1. hi!! Thank you for this post, it was really well-written and touching. While growing up Catholic, I had no idea what being gay was or that there was any other option for life besides heterosexuality. It is disturbing that queerness is thought of as ‘inappropriate for children when they are constantly shown images of heterosexual couples in love. This idea that children should be sheltered from queer love sets the standard that queerness is taboo, teaching children that any stray outside the norm is wrong. As a child, I was also a part of a theater company that employed many young actors and actresses. I am so grateful for the diverse role models I met while growing up in that theater. While I was told nothing about sexuality at school or home, I was performing alongside trans and queer members of my theater. Being taught by a wide array of people who aligned themselves with various identities made it so much easier for me to be accepting of others and my own sexuality. Children should be exposed to all identities and encouraged to explore and become friends with people from all walks of life- it is heartbreaking that this is not normally the case.

  2. Hi!!
    I really resonated with this post and want to thank you for sharing. Alike to you and your experience with compulsory heterosexuality, I too, went through a similar timeline. From the age of 6 to 18, I had various crushes on guys who were my friends, unable to separate platonic and romantic feelings. Looking back on it today, I realize that this was due to the validation and attention that I had received from these men. During my senior year of high school even, I had a boyfriend. In the relationship, while he was a great guy, I felt that there was something missing, almost “unfulfilled”, as you have stated. It was not until quarantine hit that I was able to reflect upon who I was and who I loved, and was confidently able to label myself as bi. Now that I am in a relationship with another girl, I feel fulfilled and understand what attraction truly is. Alike to you, I am almost relieved that I did not let society’s standards and ‘norms’ hold me into place, but rather was able to break free and be who I truly was.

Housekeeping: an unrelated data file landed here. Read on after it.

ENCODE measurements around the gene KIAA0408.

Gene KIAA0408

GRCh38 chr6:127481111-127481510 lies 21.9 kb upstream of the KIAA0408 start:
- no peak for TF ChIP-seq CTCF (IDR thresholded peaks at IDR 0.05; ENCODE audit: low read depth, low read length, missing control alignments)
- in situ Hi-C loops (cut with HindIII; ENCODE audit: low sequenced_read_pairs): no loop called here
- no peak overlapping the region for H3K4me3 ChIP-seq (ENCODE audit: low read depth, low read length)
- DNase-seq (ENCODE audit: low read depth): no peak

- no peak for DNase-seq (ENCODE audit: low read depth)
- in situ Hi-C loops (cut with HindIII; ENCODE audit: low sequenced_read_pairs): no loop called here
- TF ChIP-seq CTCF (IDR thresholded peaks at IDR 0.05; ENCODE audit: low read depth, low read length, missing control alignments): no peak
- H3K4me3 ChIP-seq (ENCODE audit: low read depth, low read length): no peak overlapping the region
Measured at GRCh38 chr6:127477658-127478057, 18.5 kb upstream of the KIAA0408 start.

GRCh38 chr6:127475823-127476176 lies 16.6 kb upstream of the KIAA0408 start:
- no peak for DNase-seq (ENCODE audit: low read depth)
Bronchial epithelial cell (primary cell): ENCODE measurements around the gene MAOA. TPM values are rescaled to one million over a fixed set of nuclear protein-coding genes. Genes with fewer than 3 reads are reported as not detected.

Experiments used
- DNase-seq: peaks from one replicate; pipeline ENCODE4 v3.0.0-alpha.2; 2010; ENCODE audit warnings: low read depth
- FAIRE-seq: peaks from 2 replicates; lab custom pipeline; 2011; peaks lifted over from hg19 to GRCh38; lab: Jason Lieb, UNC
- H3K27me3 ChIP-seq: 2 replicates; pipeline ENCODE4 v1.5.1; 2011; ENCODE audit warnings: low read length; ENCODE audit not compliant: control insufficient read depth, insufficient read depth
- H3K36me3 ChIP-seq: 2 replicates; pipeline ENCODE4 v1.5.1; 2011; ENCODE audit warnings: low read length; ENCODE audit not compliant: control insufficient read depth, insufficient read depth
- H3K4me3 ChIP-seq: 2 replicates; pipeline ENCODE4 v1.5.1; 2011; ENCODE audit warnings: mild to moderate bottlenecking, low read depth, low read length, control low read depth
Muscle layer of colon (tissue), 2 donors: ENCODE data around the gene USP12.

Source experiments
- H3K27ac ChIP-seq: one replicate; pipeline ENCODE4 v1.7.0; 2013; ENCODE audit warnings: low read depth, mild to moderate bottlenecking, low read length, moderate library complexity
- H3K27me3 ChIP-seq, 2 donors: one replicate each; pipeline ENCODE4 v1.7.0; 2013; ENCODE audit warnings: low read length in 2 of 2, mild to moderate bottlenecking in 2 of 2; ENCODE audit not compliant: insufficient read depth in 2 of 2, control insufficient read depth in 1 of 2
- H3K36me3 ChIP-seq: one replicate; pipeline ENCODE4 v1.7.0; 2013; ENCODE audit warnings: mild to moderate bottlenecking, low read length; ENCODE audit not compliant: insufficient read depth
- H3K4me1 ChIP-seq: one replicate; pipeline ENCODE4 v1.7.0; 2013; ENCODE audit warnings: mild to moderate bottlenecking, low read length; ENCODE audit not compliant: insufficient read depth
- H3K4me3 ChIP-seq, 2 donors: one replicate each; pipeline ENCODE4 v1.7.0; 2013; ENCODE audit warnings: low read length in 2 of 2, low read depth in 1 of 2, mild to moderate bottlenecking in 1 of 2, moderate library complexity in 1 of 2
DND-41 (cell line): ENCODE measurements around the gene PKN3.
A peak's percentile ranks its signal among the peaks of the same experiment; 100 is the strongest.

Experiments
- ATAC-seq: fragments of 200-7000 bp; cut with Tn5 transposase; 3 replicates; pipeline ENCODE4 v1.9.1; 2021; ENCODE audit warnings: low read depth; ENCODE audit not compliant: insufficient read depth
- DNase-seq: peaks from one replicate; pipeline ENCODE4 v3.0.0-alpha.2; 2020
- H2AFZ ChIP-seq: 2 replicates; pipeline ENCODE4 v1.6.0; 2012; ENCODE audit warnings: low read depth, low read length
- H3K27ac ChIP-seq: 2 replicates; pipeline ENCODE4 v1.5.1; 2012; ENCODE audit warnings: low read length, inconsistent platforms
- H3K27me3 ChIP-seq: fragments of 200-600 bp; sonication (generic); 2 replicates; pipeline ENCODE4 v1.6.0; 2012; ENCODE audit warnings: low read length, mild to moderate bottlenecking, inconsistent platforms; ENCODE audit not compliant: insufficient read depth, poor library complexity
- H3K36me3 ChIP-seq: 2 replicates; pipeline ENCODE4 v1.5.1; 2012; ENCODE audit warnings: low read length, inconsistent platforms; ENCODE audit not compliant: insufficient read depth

3. Hi Grace! I loved this analysis of compulsory heterosexuality and had a really similar experience to this and appreciate your openness of talking about this. I had a similar experience with recognizing that I was attracted to women long before coming to terms with not being attracted to men. I have also noticed how much my view of being female-identifying as well as not attracted to men has affected my view of being perceived as a woman – so much about “being a woman” seems to be defined by our relationships to men, and not having those can make it seen very isolating and alienating.

  4. Thank you for this post; I had an extremely similar experience to yours and felt recognized. In high school, I could not understand my inability to maintain relationships with boys that I genuinely liked as people. I thought there was something fundamentally wrong with me, and I would never be able to hold a relationship for a long time. Now that I am dating a girl, I understand how relationships are supposed to feel. I understand that there is not something wrong with me, but with the imposition of heterosexuality on people, especially children, who are often not even told there are other options, and grow up thinking they are somehow tainted, but not knowing why.